While exploring GCC, I cannot help but notice that gibbons act a lot like humans. From their movements and posture to their facial expressions and behavior, the resemblance at times is uncanny. This shouldn’t really surprise me, as the Chimpanzee, another ape, has recently been revealed as the closest mammal (genetically speaking) to humans. As we approach the Javan gibbon enclosure, Gabi tells me a story that further affirms my position. After raising five children together, the staff at GCC noticed that mates, Shelby (male) and Chole (female), were spending time on opposite sides of their enclosure, with little to no interaction between them. Having grown apart, GCC staff believed it best to separate Shelby and Chloe and offer them the opportunity to find new mates. Though gibbons are monogamous, meaning they live with one partner at a time, they are not limited to one partner in a lifetime. Hoping to find Shelby a new and exciting partner, staff members introduced him to Khusus, a Javan gibbon just a few paces away from the place that Shelby and Chole once called home. Khusus, who had a son from a previous paring, is actually Chloe’s cousin, so when Shelby revealed his interests in Chloe’s cousin, he kept things pretty close to home. Ever the gentleman, Shelby adopted Khusus’ son, and together, the couple had two children of their own. Following the birth of their second offspring, GCC staff detected that the energy levels of Khusus and an ageing Shelby were quite dissimilar. Shelby was removed from their shared enclosure and given time to allow his progressive arthritis and diabetes to be regulated. He is now being cared for near the Center’s main office, where his conditions are monitored, while Khusus is raising their children. To me, their story seems like the kind of thing you would find on a television soap opera.
Gibbons are amongst the scarcest primates in the wild and many of their species are on the verge of extinction. With only 25 individuals left, the Hainan gibbon is one of the rarest mammals in the entire world. Currently, the biggest threats to gibbons in the wild include deforestation, escalating change in the climate worldwide, and poaching for pet trade, food, and medicinal purposes in Vietnam and China.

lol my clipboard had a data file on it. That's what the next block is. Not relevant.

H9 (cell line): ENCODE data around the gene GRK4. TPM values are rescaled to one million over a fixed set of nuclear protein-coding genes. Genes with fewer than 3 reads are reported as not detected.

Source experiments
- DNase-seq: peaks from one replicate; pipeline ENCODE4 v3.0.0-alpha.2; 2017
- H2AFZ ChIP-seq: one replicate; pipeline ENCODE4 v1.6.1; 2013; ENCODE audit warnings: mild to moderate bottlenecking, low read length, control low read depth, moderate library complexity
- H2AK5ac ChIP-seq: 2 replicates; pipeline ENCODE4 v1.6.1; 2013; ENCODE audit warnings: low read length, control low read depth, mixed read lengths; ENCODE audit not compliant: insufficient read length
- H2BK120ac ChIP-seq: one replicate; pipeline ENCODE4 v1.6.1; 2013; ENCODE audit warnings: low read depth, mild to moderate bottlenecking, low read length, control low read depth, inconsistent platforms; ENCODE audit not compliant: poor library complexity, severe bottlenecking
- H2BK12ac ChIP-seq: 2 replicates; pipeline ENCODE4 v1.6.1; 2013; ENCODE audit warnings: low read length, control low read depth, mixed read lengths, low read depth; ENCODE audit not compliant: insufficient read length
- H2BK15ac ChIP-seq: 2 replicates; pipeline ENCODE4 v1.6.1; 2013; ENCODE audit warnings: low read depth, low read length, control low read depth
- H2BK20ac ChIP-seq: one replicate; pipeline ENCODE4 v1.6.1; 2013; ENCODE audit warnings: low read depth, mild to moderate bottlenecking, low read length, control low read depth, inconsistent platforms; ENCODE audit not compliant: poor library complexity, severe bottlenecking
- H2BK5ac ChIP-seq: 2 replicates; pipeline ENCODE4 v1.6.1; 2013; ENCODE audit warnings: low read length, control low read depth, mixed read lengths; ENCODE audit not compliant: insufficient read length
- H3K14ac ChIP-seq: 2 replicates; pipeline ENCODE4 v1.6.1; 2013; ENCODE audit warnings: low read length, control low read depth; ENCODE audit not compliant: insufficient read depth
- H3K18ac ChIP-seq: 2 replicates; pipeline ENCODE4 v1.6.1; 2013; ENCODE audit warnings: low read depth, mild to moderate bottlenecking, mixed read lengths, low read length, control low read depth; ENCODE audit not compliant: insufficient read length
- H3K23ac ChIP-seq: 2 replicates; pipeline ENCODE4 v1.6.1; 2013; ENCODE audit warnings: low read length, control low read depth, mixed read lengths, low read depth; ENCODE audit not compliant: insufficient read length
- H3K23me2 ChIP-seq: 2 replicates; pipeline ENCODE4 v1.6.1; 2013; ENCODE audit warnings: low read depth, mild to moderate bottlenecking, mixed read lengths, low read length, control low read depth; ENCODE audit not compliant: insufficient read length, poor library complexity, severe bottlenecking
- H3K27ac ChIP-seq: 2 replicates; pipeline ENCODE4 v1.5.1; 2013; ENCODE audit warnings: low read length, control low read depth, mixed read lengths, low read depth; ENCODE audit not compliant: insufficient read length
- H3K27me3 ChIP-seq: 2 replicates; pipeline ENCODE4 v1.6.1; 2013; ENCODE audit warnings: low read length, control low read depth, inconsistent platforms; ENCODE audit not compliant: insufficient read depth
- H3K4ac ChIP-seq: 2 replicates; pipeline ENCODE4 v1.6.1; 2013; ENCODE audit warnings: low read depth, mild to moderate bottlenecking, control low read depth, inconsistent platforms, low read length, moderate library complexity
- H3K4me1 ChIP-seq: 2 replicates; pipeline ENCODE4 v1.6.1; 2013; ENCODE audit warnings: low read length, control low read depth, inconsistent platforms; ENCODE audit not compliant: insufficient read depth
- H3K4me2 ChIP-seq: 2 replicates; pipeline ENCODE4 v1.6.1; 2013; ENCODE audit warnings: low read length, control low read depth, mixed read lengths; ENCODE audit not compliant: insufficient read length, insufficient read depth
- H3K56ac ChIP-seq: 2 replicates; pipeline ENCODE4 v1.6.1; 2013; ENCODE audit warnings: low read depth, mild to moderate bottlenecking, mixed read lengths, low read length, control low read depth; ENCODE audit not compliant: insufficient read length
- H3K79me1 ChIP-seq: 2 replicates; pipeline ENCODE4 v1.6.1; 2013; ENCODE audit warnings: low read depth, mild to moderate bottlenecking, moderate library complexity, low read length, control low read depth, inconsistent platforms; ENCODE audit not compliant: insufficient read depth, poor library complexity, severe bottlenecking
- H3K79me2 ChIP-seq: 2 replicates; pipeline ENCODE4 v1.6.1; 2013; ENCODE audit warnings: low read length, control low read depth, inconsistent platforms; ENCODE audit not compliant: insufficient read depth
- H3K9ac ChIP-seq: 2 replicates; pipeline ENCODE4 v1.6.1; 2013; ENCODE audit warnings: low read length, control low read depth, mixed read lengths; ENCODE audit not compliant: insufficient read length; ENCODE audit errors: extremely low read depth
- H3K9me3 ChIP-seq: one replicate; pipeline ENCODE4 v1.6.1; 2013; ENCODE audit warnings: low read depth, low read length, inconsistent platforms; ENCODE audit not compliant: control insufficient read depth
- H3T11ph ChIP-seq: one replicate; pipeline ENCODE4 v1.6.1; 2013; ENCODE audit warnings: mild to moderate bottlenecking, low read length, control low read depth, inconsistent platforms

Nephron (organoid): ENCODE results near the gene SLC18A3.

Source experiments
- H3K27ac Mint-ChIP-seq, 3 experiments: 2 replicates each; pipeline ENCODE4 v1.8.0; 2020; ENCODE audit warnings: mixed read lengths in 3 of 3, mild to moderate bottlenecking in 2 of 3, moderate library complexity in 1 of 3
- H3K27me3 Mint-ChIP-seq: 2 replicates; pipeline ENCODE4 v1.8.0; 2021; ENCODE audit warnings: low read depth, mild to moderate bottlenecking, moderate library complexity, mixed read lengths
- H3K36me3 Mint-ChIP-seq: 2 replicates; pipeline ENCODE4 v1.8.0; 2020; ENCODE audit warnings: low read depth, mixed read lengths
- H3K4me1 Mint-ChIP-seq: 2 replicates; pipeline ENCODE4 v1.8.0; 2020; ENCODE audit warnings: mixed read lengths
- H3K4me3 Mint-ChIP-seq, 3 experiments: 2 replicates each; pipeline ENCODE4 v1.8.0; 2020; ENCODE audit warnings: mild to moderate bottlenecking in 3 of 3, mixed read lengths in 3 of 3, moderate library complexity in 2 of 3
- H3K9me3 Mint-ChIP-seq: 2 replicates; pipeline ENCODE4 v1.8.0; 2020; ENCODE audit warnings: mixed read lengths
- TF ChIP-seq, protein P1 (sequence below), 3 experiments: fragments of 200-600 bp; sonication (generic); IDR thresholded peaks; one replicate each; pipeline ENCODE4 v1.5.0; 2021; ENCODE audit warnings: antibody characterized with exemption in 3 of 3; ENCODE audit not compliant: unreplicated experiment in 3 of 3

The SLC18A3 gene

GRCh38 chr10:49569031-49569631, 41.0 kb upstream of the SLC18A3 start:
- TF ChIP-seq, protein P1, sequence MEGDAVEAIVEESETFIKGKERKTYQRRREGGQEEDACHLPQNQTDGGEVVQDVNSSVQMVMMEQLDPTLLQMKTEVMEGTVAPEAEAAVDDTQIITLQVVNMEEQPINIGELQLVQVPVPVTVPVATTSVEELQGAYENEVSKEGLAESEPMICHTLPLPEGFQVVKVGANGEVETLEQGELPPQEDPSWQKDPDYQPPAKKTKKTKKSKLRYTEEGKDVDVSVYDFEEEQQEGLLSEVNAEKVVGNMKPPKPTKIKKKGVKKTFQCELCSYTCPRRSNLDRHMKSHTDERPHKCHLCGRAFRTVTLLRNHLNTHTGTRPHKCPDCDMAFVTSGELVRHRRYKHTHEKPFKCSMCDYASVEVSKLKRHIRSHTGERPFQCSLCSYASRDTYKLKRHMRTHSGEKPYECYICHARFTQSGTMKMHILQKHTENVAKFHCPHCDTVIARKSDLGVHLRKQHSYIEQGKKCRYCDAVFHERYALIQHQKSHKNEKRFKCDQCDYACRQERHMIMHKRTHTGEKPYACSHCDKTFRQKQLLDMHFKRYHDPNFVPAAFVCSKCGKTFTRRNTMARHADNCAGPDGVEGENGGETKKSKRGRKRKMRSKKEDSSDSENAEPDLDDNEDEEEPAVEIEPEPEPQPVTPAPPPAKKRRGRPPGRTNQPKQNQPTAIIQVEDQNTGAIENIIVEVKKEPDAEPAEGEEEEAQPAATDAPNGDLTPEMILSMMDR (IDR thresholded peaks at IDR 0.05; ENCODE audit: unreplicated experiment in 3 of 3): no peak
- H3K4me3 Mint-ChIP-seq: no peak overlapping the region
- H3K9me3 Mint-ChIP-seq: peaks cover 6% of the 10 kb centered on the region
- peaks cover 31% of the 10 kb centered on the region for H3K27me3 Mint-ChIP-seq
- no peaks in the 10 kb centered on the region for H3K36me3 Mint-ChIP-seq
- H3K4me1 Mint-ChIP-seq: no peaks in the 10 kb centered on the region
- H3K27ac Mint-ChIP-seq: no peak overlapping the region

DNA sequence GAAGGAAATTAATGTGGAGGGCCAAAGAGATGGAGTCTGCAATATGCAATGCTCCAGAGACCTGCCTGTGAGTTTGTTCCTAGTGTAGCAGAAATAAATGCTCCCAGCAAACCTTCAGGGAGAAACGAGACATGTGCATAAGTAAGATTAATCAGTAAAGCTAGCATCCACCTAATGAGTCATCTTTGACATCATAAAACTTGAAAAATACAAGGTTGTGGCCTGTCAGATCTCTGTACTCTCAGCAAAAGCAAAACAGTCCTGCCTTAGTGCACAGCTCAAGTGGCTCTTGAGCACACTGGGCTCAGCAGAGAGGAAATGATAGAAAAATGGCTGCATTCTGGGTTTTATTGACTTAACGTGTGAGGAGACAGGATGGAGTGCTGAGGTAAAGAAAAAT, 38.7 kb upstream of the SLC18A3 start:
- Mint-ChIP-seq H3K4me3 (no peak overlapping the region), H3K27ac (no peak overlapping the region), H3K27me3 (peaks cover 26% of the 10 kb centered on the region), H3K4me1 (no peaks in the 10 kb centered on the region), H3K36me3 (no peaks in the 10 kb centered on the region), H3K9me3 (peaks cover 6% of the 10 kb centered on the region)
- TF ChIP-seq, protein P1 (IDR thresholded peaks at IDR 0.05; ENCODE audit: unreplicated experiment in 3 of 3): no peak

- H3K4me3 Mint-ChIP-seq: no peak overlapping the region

How the Gibbon Conservation Center Makes a Difference
According to Gabi, the GCC uses their knowledge and experience to improve the lives of captive gibbons by assisting and advising zoos and rescue centers in better captive management. They offer consultation, caregiver training, and enclosure design and construction services free of charge, to zoos, and gibbon rescue centers throughout the world.
Each year, they provide educational tours for veterinarians, anthropology students, graduate students, K-12 school children, scout troops, and animal lovers of all ages. Additionally, the GCC encourages noninvasive behavioral studies to increase public knowledge and understanding of gibbons, both captive and wild. The GCC also works with its international partners to maintain healthy stable bloodlines for five endangered gibbon species. The northern white-cheeked gibbons are down to less than 1,000 in the wild. Thankfully, they are a part of the GCC’s successful captive breeding program, so the work is being done to help rehabilitate dwindling populations.
What You Can Do
Understanding these magical creatures whose habitat is threatened by deforestation and human activity is imperative. Learn more about gibbons by visiting www.gibboncenter.org and if you are ever in the Southern California region, set up a tour.
Tours & Events
PUBLIC TOURS: The Gibbon Conservation Center is open to the public every Saturday and Sunday morning from 9:30 a.m. to noon (except for rainy days and holidays). No reservations are required. A tour is given at 10:00 in the morning. Admission: $15 (adults); $12 (Teens and Students); $10 (seniors); $5 (children 6-12); $0 (Children under 5). Checks, cash, and credit cards are accepted. No need to Book for the Public Tours! Just come and enjoy! See you at 10 a.m. Saturdays and Sundays.
PRIVATE TOURS: Private tours can be arranged for any day of the week, in advance, for a minimum charge of $120 (covering 8 people). For information and scheduling, contact us directly. See contact information below.
Contact Information for the Santa Clarita Gibbon Conservation Center
Physical address: 19100 Esguerra Road, Santa Clarita, CA 91390
Mailing address: PO Box 800249, Santa Clarita, CA 91380
Direct line: 661-296-2737
E-mail address: Info@gibboncenter.org